Tao Lin

1 article
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Disorientation and dissociation in urban Taiwan.

On the bus Erin slept with her head on Paul’s lap. Paul’s father slept one row behind. It was around 10:30 p.m. Paul stared at the lighted signs, some of which were animated and repeating like GIF files, attached to almost every building to face oncoming traffic—from two-square rectangles like tiny wings to long strips like impressive Scrabble words but with each square a word, maybe too much information to convey to drivers—and sleepily thought of how technology was no longer the source of wonderment and possibility it had been when, for example, he learned as a child at Epcot Center, Disney’s future-themed 'amusement park,' that families of three, with one or two robot dogs and one robot maid, would live in self-sustaining, underwater, glass spheres by something like 2004 or 2008. At some point, Paul vaguely realized, technology had begun for him to mostly only indicate the inevitability and vicinity of nothingness.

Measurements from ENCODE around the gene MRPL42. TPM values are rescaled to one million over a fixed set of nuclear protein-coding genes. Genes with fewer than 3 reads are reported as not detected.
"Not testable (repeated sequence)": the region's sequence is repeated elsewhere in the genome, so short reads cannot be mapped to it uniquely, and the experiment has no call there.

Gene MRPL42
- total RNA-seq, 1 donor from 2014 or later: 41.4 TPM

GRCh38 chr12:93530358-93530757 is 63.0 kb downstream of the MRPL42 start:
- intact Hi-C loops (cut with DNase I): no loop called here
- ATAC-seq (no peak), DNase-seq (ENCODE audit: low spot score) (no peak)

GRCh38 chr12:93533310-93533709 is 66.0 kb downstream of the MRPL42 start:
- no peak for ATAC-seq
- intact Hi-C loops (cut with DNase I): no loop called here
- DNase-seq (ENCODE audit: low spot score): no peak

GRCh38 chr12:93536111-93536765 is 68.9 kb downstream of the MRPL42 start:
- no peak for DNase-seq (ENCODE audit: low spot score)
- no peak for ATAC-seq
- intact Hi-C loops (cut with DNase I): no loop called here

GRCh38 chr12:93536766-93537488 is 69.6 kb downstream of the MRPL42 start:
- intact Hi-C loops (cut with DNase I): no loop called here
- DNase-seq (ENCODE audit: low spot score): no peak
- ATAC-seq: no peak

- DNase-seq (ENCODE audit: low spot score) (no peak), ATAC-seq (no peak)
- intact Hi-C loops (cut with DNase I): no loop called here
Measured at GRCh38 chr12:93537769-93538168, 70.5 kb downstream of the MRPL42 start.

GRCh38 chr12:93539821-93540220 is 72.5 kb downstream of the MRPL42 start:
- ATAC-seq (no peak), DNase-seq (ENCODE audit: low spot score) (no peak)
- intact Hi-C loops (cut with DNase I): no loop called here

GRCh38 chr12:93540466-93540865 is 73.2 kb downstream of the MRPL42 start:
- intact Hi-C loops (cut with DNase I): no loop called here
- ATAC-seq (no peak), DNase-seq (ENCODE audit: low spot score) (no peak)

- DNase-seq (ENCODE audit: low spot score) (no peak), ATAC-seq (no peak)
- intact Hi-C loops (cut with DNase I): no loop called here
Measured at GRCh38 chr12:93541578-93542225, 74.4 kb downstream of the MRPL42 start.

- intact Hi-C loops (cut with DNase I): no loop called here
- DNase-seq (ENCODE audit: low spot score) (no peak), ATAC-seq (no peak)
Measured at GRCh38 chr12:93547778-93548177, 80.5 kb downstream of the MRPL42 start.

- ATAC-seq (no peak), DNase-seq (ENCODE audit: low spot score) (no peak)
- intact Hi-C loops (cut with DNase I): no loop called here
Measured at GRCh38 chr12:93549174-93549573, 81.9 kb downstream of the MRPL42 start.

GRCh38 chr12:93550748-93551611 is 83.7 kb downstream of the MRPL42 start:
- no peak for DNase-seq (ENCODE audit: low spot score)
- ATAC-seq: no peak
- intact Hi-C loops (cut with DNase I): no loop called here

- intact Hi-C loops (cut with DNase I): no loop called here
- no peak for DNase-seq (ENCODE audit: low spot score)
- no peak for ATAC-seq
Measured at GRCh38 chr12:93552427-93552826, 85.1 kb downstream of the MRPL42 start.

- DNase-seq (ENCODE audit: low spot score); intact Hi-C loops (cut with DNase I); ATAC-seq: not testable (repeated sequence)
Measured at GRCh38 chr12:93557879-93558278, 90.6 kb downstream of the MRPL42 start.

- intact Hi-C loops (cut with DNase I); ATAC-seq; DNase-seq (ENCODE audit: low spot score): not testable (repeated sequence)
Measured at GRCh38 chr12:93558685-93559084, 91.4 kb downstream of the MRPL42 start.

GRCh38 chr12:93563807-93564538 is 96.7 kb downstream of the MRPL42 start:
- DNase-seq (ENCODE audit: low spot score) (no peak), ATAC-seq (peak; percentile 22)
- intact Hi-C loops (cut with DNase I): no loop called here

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A simple title; a complex, detailed look at the ebbs and flows of modern dating and instability.

"'I’ve never felt you act this way before,' said Michelle, unsteadily, looking down; something in her previously assured, or at least focused, was now tired and scared, the protest of it having dispersed to something negotiable or seizable. They stood not looking at each other as the rain fell on them in an idle, general insistence of somethingness. Paul felt himself trying to interpret the situation, as if there was a problem to be solved, but there wasn’t anything, or maybe there was but Paul was three or four skill sets away from comprehending it, like an amoeba trying to create a personal webpage using CSS."